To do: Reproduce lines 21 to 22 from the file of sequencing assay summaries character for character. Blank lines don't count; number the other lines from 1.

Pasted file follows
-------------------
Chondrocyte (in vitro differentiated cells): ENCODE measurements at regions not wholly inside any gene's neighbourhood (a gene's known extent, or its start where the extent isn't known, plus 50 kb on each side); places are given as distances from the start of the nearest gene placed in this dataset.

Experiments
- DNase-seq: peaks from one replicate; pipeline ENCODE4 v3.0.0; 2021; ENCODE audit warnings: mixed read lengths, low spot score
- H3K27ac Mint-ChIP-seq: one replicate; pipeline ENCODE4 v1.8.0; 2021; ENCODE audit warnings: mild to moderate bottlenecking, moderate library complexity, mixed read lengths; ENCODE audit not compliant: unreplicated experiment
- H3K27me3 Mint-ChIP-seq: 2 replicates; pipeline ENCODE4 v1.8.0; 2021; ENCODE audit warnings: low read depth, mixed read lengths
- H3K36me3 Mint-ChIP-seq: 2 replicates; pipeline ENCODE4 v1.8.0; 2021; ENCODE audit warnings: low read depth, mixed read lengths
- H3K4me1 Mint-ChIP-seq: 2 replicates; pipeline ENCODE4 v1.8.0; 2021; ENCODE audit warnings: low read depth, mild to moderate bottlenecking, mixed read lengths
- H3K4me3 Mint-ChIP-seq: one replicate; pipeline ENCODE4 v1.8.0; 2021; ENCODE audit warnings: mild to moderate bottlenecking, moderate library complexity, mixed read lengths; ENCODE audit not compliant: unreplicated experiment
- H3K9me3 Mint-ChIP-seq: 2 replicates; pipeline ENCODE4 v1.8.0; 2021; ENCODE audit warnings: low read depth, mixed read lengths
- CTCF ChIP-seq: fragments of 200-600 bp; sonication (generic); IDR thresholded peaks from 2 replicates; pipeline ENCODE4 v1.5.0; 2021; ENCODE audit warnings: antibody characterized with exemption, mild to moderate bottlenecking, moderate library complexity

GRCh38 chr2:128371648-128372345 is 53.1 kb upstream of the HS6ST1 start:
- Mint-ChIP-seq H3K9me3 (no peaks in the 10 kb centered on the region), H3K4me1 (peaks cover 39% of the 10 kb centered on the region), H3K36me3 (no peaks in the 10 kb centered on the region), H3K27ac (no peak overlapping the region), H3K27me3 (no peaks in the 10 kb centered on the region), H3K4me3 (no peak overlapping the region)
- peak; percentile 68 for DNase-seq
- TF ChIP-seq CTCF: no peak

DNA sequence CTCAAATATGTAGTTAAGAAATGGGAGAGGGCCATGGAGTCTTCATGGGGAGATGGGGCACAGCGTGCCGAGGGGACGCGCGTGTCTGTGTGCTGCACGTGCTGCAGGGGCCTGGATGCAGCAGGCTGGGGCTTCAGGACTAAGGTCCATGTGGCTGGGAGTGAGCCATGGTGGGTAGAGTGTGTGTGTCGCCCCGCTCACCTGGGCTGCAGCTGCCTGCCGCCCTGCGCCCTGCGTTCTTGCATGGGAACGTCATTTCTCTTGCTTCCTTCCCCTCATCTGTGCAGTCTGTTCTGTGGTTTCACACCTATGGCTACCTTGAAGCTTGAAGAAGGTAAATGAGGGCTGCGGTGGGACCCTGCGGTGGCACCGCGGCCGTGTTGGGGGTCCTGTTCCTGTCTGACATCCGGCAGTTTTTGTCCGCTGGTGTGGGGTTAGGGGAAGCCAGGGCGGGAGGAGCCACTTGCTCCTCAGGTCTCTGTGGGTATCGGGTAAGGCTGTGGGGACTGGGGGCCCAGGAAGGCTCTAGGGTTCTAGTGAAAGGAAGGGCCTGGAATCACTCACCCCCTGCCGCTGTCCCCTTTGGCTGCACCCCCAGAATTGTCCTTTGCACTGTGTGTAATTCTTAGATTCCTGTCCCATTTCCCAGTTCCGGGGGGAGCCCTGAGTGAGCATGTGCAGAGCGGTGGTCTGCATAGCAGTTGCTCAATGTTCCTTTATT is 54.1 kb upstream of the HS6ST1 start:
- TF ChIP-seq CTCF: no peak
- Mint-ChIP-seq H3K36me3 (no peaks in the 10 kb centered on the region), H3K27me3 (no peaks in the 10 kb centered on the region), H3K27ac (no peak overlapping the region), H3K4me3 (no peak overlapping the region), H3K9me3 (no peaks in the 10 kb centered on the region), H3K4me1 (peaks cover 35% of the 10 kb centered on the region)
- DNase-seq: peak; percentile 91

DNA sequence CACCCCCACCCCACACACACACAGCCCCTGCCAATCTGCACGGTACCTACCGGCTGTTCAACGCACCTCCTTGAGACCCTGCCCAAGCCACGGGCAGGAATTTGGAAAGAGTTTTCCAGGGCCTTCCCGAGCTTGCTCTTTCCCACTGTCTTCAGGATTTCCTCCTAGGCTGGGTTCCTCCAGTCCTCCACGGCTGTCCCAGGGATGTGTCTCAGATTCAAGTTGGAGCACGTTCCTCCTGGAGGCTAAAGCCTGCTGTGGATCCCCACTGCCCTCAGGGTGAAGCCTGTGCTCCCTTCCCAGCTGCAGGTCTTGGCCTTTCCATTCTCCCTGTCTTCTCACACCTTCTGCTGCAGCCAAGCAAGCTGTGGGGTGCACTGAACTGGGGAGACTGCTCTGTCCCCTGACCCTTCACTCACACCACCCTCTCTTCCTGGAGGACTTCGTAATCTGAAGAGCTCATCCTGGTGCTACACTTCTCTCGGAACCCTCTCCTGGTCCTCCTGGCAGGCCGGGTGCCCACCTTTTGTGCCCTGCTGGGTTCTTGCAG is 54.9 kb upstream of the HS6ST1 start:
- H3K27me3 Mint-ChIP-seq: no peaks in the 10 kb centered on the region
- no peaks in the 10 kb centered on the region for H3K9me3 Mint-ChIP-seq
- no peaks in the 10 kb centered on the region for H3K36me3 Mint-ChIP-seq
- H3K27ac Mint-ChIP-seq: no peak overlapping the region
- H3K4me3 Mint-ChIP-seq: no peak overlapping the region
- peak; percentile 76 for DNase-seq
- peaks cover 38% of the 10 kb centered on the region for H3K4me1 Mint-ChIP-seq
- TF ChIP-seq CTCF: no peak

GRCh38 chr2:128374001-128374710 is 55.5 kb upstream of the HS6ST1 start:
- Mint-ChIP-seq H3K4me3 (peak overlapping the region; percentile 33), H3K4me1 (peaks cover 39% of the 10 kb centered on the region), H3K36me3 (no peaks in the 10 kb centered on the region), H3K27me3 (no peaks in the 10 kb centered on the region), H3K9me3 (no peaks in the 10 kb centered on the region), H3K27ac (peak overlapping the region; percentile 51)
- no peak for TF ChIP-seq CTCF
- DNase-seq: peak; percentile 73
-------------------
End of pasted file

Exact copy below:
- no peaks in the 10 kb centered on the region for H3K9me3 Mint-ChIP-seq
- no peaks in the 10 kb centered on the region for H3K36me3 Mint-ChIP-seq